Friday, May 2, 2014

An Interview with...Julie Turjoman
Once a week I post interviews with interesting people about their insights on their experience of working in the Knitting industry.  I’ve noticed that every one of these individuals makes their living in a slightly different manner bringing their own unique presence to the Knitting world.

You can find Julie here and here on Ravelry. 

All photos included are copyright  Zoë Lonergan

Where do you find inspiration?

I often look to the fashion industry for knitting inspiration, and find it a pleasurable challenge to create designs that had their origins in sewn garments, but that lend themselves to knitted interpretation. When that knitted interpretation is successful, it's as attractive as the original but with the wonderful texture and shaping elements that can be created only by knitting. In addition, with a 20-year career as an interior designer behind me, my eye is constantly drawn to surprising color combinations and textures, unusual proportions, and unexpected but effective asymmetry or balance in design. Finally, I often look to fashion history for inspiration. Vintage elements often appear in my designs, particularly the accessories. From my perspective, some of my most enjoyable published designs were those that appeared in Interweave's Jane Austen Knits.

What is your favourite knitting technique?

It's impossible to choose just one. I love lace, and the ways it can be added strategically to garments for that extra little fillip of visual excitement, movement, or texture. As a left-handed knitter who knits right-handed, I adore color work but find that Fair Isle slows me down unbearably. To combat that, I do a lot of slip-stitch color work and have come to enjoy and appreciate its versatility and attractiveness. Short-Row shaping is another technique I've embraced because it allows for such wonderful drape, customizable fit,  and motion in garment design.

How did you determine your size range?

I strive to be inclusive, so over the years I've expanded the size range of my garment designs. It's important to me that knitters with a wide range of body types and sizes look good and feel good in them. My patterns generally go from a 32" to at least a 54" bust circumference, and often up to a 60" bust. In my new book, Knits That Breathe: 12 Breezy Projects To Keep You Cool, more than half of the patterns are sized up to at least a 54" bust. That said, knitters need to look critically at any pattern and decide for themselves whether or not it will flatter them. It's not the designer's responsibility - nor is it possible - to customize fit to such an extent that every knitter would be able to wear it. Just as I, at barely 5 feet tall, often need to shorten sleeves in a pattern, or raise the waist, or make the body shorter, in order for it to fit and flatter my figure, every knitter should be prepared to make and execute those choices for herself or himself.  
Do you look at other designers' work or are you afraid that you will be influenced by their designs?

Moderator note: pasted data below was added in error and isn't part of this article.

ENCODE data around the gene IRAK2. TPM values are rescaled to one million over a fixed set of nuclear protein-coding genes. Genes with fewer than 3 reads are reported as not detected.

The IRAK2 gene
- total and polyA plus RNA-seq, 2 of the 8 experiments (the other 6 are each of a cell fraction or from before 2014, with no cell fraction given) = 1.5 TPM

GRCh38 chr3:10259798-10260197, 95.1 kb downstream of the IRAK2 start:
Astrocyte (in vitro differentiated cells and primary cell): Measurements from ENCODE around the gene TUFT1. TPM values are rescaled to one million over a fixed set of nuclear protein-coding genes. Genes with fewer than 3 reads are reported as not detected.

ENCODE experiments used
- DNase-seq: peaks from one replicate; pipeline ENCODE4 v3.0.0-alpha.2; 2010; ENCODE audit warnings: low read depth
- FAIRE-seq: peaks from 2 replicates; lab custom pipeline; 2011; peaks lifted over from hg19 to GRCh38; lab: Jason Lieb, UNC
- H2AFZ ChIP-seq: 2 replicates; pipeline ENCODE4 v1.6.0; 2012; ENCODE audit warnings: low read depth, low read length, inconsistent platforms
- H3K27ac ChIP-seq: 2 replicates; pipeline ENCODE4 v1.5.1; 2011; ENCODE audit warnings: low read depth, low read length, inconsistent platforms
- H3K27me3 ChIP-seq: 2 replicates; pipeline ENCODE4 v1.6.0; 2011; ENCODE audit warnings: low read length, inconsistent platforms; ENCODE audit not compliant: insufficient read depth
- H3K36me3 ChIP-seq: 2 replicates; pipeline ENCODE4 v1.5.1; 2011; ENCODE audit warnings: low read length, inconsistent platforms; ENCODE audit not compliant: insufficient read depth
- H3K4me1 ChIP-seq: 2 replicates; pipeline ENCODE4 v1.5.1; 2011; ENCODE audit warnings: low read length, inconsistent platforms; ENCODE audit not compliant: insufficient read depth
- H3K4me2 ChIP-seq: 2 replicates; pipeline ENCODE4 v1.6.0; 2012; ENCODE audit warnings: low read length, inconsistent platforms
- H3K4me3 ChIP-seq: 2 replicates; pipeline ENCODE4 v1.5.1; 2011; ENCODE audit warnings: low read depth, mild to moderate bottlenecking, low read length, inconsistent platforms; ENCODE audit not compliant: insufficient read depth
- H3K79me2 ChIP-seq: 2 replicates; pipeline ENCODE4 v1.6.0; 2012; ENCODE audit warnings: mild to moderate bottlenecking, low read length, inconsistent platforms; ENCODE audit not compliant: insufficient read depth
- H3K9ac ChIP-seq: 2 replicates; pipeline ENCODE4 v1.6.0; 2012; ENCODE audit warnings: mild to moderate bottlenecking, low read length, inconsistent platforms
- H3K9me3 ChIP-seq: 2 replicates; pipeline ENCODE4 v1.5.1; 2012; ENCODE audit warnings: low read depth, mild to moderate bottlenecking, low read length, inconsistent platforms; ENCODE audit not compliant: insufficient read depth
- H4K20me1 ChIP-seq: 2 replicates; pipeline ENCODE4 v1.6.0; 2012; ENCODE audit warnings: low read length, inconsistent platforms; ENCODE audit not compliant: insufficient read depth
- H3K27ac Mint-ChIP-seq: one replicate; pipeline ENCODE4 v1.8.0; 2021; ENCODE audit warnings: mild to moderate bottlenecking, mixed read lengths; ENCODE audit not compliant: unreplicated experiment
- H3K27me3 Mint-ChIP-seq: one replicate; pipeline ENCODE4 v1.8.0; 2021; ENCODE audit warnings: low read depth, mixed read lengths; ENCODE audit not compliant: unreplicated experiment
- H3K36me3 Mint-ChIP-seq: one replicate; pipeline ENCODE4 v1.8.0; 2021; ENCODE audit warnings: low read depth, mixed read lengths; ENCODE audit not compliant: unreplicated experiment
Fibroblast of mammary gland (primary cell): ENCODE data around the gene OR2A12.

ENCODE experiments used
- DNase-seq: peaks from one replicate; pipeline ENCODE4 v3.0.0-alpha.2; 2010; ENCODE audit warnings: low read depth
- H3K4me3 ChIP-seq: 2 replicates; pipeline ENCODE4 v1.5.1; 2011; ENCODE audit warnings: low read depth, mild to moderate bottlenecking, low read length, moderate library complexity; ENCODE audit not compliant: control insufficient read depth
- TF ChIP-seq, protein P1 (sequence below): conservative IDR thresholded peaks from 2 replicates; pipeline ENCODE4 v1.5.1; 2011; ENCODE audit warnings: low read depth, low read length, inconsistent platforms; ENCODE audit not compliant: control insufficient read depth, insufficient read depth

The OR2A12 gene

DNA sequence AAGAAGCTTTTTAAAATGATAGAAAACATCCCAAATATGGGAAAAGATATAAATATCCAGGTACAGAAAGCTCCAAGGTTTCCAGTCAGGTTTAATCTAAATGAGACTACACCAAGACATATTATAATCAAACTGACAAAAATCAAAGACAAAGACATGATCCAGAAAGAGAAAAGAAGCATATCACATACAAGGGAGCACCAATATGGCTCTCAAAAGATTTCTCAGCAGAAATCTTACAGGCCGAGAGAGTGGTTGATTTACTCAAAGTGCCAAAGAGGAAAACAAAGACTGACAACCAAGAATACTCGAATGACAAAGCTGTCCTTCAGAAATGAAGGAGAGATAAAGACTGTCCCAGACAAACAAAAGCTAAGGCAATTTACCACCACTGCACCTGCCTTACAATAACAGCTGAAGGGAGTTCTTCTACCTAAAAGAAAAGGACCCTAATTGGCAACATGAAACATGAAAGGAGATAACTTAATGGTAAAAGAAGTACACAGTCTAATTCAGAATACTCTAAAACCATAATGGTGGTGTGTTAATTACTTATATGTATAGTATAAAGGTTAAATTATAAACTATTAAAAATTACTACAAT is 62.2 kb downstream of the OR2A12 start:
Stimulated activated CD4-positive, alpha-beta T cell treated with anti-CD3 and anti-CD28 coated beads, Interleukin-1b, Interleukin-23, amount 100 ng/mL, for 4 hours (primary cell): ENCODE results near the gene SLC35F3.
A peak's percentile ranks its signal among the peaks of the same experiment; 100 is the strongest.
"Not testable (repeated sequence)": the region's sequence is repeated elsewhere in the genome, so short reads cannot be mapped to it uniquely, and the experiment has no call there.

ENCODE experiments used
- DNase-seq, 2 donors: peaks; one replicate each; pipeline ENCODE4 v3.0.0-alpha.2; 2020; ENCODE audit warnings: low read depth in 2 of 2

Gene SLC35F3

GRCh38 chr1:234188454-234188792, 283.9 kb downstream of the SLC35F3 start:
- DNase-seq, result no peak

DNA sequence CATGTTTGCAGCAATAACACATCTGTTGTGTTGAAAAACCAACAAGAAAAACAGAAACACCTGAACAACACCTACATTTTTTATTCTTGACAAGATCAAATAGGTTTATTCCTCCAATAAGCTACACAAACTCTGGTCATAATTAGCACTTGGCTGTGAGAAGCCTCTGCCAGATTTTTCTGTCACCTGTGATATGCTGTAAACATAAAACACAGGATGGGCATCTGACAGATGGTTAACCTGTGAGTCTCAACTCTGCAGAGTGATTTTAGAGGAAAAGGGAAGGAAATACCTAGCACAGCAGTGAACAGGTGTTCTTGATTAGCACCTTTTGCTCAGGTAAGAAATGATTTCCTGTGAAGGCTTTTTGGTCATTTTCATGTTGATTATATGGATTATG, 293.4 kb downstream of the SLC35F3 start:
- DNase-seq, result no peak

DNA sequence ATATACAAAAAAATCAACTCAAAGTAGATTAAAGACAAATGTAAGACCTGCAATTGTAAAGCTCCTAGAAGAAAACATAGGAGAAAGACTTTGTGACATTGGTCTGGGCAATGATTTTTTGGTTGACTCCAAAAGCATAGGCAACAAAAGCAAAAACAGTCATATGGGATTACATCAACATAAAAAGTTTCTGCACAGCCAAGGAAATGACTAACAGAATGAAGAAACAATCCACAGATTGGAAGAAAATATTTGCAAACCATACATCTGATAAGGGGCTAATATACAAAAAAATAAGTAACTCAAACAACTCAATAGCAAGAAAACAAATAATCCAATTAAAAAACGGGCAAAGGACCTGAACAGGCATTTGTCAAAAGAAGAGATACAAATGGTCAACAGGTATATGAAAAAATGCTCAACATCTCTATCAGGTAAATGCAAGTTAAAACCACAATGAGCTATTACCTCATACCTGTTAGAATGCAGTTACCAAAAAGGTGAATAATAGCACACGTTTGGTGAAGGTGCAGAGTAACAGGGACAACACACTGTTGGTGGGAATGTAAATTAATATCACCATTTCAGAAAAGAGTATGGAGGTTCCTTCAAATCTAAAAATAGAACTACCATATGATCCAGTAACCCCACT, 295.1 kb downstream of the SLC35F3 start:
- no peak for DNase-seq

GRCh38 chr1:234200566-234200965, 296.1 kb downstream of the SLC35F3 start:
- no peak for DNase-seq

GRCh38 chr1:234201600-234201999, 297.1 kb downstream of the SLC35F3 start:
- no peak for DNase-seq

I love to see what other designers are up to! It's common for me to admire details of their designs without being influenced by them in my own work. If anything, they inspire me to up my game and be a better designer.

Could you tell us a little about your recent book Knits that Breathe?

My relocation from the Bay area to Chicago a couple of years ago re-introduced me to sticky, hot, and humid summers with no cooling relief at night... and I sadly put away my "lightweight" wool summer sweaters that had gotten steady wear in California. Then when menopause struck, it struck hard; I often had as many as 20 hot flashes a day. It was woefully clear that I couldn't wear my wool, alpaca, and cashmere sweaters for the duration. In a page straight out of the "necessity is the mother of invention" playbook, I was determined to find yarns with cooling rather than heat-retaining properties. 

Knits That Breathe is the culmination of a year I spent experimenting with alternative fibers such as Tencel, SeaCell, milk, and soy, as well as fibers derived from various plants such as bamboo, cotton, and linen. All the fiber blends in the book are known for their cooling, moisture-wicking, draping, and fast-drying properties... just what I needed. And I quickly realized that if garments made from these yarns meant that I could wear my hand knits again, then there must be thousands of other knitters who would also appreciate the results of my research. In addition to knitters who live in warm climates, and knitters who either run hot all the time or are going through menopause, I factored in knitters who are sensitive to wool and find it itchy. So Knits That Breathe is for them, too!

The projects are stylish and comfortable, and designed to flatter a wide range of figures. Many include lace panels that provide their own air-conditioning. All the yarns used for the designs were widely available as the book went to press.

How do you feel about the so called controversy of "dumbing down" patterns for knitters?

A short question that deserves a rather long answer! When I learned to knit 25 years ago (before the Internet), I had to make a trip to my LYS when I needed help with a project. Patterns were not written as clearly then, sizing options were limited, and directions often assumed broader knowledge on the part of the knitter. Nonetheless, even a beginning knitter was expected to be self-reliant, and I quickly learned that if I made a mistake I could simply rip it out and start over, experimenting until I got it right. I bought a couple of thorough how-to books and researched my questions to determine whether I really needed to consult the experts at my LYS. Except for the long-tail cast-on method and basic knit and purl stitches, I am self-taught.

Many knitters today, with the wealth of information, photos, and tutorials available to them, are challenging themselves to create complex and beautiful projects as never before. While I make a tremendous effort to ensure that my patterns are clear and detailed, I also hope that knitters will seek out any additional assistance they need to achieve the successful completion of a project. That means using all the resources available to them, from the Internet to the LYS to their own knitting group. It's frustrating when a self-proclaimed "beginner" knitter emails me with request like this one: "I've never worked from a chart before, but I want to make your pattern 'XYZ.' Please tell me how to use charts so I can make this project."